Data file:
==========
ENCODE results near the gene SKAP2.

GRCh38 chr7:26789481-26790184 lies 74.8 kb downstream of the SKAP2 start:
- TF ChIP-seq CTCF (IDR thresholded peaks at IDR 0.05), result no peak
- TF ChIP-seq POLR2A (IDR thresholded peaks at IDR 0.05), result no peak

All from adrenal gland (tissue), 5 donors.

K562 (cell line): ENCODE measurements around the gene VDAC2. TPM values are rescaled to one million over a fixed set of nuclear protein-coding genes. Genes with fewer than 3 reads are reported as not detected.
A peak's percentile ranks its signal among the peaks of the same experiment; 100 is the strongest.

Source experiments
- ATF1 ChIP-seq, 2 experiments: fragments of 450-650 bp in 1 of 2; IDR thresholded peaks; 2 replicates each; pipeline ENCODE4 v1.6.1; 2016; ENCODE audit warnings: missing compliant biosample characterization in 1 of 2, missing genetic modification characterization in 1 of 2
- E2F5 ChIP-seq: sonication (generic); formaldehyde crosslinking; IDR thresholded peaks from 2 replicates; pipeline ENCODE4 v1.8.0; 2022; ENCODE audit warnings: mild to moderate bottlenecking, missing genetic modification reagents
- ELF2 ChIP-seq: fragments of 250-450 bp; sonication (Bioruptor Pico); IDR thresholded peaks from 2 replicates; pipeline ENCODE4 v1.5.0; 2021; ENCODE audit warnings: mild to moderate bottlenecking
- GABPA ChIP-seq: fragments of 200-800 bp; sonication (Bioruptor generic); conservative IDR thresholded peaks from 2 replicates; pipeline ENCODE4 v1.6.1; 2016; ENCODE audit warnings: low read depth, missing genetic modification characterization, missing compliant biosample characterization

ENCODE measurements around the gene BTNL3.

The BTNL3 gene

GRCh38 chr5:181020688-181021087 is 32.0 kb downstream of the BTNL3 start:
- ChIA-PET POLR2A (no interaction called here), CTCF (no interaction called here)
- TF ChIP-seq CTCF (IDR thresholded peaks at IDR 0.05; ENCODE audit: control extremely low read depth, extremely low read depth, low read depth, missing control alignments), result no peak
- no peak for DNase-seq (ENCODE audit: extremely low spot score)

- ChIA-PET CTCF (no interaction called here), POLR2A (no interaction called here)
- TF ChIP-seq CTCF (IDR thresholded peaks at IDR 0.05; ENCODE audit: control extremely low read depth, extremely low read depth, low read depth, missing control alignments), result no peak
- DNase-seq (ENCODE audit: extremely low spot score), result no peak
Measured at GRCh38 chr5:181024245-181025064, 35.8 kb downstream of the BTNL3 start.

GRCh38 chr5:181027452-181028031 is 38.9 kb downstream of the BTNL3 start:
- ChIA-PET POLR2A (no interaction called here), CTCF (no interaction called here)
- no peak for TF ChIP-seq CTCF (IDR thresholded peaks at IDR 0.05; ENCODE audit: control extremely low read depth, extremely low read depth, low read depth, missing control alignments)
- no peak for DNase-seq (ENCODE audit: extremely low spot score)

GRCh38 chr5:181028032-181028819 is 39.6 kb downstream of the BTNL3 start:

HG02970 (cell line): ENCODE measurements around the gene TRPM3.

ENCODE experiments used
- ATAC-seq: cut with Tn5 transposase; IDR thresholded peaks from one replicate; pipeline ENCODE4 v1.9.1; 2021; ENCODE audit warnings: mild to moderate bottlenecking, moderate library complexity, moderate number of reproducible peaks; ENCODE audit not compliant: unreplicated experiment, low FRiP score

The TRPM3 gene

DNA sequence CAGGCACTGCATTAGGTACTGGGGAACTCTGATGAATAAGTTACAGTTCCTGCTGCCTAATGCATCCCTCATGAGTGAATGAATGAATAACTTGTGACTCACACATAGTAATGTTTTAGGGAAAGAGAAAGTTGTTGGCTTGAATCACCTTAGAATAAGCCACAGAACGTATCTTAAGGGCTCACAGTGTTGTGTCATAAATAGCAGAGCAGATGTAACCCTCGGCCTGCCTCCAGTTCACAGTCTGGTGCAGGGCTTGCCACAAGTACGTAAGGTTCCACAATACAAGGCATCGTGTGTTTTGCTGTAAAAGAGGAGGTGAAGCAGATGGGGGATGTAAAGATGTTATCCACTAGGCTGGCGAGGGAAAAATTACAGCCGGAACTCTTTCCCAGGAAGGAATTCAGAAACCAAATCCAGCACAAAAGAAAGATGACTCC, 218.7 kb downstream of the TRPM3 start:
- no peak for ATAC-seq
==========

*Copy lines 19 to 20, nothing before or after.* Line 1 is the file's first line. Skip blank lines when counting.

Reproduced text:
- ChIA-PET CTCF (no interaction called here), POLR2A (no interaction called here)
- TF ChIP-seq CTCF (IDR thresholded peaks at IDR 0.05; ENCODE audit: control extremely low read depth, extremely low read depth, low read depth, missing control alignments), result no peak